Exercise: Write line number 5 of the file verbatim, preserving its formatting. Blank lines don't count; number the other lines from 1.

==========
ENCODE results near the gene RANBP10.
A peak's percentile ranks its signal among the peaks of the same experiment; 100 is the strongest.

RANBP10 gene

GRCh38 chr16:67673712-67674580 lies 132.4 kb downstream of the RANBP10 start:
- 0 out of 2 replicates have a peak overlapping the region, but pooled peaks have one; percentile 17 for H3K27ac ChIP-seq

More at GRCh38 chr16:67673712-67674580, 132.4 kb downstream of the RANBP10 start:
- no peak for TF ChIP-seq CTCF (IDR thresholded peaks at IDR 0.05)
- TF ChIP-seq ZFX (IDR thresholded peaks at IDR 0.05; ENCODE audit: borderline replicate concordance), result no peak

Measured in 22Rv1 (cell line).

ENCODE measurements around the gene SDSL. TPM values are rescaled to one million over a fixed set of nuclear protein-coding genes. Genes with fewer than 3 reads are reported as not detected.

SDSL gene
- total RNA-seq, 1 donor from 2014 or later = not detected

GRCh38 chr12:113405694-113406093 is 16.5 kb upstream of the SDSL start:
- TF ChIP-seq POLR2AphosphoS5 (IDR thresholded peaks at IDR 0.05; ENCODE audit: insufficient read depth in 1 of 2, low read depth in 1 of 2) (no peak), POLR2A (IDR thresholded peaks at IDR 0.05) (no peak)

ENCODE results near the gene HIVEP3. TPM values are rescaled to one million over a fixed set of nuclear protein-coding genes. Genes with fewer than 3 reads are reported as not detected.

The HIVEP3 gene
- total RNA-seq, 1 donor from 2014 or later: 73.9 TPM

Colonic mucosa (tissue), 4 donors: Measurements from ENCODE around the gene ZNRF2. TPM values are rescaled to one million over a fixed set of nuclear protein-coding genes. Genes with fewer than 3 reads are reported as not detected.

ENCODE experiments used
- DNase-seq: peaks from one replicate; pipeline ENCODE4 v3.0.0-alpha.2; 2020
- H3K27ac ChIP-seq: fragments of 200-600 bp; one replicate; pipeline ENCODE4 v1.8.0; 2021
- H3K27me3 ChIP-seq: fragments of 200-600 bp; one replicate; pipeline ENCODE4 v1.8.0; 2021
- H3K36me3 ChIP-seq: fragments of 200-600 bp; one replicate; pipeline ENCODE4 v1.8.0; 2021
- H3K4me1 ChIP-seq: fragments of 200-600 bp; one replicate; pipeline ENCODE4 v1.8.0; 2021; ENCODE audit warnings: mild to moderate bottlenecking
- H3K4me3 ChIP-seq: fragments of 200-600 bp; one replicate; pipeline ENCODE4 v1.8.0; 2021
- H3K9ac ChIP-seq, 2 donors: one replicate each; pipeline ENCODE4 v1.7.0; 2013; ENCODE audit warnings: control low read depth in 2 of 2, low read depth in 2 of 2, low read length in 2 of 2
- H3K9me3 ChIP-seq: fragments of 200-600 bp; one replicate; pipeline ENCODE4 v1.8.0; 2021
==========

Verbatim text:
- 0 out of 2 replicates have a peak overlapping the region, but pooled peaks have one; percentile 17 for H3K27ac ChIP-seq